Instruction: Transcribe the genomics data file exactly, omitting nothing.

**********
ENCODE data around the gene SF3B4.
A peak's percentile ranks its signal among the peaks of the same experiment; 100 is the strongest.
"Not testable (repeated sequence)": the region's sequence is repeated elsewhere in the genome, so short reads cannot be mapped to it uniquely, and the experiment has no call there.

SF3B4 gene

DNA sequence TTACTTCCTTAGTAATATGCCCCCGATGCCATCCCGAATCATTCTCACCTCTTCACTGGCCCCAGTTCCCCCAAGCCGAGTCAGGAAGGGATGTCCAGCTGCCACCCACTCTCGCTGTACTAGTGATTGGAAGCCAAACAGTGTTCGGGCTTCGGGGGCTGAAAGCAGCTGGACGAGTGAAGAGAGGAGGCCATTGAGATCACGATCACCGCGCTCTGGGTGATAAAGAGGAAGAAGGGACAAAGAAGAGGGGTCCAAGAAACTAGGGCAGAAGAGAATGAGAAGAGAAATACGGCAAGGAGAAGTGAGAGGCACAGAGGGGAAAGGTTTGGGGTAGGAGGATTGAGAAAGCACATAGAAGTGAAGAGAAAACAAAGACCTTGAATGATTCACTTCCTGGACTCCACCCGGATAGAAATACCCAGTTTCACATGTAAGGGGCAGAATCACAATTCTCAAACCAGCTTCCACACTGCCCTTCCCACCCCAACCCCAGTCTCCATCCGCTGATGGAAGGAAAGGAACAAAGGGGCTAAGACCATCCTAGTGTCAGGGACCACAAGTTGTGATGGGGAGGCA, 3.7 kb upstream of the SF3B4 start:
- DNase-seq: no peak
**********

ENCODE data around the gene SF3B4.
A peak's percentile ranks its signal among the peaks of the same experiment; 100 is the strongest.
"Not testable (repeated sequence)": the region's sequence is repeated elsewhere in the genome, so short reads cannot be mapped to it uniquely, and the experiment has no call there.

SF3B4 gene

DNA sequence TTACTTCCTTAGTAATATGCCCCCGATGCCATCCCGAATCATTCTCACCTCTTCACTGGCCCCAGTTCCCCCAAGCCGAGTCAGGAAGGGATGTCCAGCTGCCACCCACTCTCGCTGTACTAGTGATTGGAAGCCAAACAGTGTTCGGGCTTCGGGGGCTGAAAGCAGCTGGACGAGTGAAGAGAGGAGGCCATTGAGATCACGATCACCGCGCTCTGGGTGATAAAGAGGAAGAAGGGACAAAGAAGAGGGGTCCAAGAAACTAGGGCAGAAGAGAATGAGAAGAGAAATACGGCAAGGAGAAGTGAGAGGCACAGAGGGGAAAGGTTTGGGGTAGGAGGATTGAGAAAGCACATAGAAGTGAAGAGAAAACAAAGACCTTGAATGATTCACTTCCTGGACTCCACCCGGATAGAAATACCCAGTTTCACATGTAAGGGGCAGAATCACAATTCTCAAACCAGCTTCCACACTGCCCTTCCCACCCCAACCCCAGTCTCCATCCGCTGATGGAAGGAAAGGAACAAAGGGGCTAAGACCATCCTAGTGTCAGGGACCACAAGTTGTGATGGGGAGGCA, 3.7 kb upstream of the SF3B4 start:
- DNase-seq: no peak